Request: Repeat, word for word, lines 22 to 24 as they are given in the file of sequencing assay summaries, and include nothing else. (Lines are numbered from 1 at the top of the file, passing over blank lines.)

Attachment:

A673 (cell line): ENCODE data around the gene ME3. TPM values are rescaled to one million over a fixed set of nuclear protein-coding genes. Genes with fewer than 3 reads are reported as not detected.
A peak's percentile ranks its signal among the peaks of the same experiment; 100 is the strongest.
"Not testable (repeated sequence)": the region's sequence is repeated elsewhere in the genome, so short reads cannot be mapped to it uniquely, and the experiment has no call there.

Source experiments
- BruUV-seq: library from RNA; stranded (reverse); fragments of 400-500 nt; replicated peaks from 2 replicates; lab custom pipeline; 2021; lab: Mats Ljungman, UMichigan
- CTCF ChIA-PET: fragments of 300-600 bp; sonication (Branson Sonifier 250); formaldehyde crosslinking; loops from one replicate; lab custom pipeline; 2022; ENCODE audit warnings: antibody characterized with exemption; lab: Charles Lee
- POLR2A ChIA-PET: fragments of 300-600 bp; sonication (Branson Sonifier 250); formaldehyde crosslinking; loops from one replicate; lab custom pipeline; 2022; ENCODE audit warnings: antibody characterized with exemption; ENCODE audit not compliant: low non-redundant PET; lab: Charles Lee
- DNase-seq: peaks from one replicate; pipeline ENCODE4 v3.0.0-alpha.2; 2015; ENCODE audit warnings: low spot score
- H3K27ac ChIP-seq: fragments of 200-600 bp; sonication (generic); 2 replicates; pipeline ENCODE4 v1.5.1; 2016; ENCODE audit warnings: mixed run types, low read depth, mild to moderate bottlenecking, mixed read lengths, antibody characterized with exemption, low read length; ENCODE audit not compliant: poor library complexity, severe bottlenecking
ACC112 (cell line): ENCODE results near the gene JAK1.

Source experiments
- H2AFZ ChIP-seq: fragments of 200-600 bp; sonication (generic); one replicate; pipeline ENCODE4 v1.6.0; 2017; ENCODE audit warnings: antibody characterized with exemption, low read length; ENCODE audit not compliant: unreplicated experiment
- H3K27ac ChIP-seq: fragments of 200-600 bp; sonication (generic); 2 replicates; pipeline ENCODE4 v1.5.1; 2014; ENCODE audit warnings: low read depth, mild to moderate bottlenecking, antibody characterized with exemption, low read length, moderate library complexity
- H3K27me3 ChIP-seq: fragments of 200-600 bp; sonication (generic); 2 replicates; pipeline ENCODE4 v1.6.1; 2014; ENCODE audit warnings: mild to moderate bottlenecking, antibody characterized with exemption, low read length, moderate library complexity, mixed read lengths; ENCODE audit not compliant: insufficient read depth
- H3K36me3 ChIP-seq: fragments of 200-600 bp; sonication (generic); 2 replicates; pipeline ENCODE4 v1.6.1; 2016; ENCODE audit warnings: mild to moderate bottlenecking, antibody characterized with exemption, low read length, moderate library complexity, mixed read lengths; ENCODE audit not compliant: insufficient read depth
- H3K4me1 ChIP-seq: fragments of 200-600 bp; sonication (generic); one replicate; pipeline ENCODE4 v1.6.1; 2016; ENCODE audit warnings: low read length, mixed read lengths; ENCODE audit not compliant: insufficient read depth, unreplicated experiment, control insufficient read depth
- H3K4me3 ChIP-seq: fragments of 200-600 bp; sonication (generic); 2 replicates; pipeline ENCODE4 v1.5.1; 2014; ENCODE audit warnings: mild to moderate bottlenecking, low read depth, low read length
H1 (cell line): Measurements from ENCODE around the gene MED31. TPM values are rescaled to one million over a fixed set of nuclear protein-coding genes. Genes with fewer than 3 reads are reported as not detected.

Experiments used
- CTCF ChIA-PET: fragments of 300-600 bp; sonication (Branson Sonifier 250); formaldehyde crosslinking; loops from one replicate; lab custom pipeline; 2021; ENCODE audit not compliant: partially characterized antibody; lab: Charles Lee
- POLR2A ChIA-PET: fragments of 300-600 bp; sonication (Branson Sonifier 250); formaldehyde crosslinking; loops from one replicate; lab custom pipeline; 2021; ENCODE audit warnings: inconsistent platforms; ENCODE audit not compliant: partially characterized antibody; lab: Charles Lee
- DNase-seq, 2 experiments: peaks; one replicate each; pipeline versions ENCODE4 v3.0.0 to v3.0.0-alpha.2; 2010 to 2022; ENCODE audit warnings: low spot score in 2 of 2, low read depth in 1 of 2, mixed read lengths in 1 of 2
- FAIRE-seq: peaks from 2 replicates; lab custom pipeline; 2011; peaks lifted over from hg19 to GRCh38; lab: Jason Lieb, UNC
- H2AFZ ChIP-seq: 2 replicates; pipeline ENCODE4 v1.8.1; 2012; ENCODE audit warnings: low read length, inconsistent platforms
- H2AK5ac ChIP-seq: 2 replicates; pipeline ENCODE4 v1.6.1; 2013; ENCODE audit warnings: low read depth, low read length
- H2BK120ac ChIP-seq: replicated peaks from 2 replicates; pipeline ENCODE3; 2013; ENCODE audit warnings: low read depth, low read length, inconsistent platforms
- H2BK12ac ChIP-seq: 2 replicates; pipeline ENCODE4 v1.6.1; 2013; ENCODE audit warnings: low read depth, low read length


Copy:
- DNase-seq, 2 experiments: peaks; one replicate each; pipeline versions ENCODE4 v3.0.0 to v3.0.0-alpha.2; 2010 to 2022; ENCODE audit warnings: low spot score in 2 of 2, low read depth in 1 of 2, mixed read lengths in 1 of 2
- FAIRE-seq: peaks from 2 replicates; lab custom pipeline; 2011; peaks lifted over from hg19 to GRCh38; lab: Jason Lieb, UNC
- H2AFZ ChIP-seq: 2 replicates; pipeline ENCODE4 v1.8.1; 2012; ENCODE audit warnings: low read length, inconsistent platforms